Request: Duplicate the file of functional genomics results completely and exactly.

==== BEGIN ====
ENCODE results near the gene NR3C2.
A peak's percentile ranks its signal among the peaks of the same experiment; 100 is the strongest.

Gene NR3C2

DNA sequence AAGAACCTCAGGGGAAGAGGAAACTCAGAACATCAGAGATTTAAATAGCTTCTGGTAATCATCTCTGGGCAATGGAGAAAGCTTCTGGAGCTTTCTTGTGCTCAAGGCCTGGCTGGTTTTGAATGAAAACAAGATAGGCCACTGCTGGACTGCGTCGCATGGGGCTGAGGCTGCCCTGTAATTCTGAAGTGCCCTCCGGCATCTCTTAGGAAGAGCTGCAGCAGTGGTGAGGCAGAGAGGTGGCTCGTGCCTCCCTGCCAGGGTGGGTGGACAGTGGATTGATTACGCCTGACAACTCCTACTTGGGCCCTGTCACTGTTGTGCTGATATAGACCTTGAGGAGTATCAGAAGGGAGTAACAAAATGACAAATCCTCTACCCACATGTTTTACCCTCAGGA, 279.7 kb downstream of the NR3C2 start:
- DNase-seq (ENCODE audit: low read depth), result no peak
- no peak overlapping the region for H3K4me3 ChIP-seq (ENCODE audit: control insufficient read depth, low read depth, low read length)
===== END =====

ENCODE results near the gene NR3C2.
A peak's percentile ranks its signal among the peaks of the same experiment; 100 is the strongest.

Gene NR3C2

DNA sequence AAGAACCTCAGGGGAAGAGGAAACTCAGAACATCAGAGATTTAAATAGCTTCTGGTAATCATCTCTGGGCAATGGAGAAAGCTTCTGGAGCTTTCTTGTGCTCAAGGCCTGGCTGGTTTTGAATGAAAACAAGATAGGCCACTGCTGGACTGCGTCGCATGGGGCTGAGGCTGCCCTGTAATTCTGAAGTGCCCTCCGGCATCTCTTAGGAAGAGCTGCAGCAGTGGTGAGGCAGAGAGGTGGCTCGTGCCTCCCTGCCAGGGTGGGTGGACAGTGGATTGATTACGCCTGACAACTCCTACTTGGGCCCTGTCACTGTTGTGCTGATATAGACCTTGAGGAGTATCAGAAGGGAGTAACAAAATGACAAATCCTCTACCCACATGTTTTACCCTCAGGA, 279.7 kb downstream of the NR3C2 start:
- DNase-seq (ENCODE audit: low read depth), result no peak
- no peak overlapping the region for H3K4me3 ChIP-seq (ENCODE audit: control insufficient read depth, low read depth, low read length)